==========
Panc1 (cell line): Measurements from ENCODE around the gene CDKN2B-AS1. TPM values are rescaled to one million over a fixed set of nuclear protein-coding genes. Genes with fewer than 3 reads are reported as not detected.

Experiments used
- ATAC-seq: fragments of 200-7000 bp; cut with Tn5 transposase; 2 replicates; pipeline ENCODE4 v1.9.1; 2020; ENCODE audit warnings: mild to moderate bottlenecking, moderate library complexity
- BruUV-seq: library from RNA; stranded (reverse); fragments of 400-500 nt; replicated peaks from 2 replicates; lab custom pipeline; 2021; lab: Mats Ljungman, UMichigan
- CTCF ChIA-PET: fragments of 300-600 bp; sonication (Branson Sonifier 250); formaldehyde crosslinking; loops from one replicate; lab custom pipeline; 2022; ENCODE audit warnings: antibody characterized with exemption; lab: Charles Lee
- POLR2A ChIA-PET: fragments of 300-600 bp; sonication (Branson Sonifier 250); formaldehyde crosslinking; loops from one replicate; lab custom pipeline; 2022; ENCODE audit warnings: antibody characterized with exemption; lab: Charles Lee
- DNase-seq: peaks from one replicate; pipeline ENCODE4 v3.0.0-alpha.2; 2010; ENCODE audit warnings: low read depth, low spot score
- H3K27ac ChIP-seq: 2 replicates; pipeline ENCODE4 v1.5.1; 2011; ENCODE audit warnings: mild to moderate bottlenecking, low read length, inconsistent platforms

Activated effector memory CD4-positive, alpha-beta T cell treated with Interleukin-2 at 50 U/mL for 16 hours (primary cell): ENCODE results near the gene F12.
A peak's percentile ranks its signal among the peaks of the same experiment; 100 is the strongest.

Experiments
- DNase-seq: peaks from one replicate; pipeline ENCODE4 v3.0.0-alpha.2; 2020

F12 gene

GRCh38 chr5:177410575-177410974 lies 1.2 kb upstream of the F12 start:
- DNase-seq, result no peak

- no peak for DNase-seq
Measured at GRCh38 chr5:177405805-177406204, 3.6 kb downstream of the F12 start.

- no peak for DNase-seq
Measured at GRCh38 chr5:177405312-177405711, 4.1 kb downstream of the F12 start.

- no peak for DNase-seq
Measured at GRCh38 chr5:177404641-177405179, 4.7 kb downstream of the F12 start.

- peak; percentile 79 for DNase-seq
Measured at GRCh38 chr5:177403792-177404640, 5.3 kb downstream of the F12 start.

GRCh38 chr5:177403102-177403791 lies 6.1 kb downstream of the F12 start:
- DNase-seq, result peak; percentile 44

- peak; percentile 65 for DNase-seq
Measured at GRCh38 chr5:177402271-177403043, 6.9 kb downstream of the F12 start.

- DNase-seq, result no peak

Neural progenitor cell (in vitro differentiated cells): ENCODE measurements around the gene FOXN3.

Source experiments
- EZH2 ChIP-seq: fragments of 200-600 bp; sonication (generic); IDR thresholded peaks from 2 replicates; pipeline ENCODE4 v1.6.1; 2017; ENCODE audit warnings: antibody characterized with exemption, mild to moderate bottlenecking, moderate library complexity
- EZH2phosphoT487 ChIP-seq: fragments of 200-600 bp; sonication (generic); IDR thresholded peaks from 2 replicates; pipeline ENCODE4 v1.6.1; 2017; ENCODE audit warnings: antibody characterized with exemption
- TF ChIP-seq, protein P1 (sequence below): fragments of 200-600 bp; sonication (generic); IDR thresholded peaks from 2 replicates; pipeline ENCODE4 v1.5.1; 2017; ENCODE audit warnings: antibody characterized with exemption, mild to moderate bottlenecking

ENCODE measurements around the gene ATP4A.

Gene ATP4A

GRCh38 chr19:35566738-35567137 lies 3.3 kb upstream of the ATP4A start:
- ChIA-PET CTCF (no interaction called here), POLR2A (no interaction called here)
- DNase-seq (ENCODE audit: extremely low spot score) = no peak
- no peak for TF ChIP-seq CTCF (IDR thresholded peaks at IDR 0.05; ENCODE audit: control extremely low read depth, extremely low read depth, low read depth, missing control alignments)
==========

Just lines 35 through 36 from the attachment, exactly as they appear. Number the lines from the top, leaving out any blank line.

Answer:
Gene ATP4A

GRCh38 chr19:35566738-35567137 lies 3.3 kb upstream of the ATP4A start: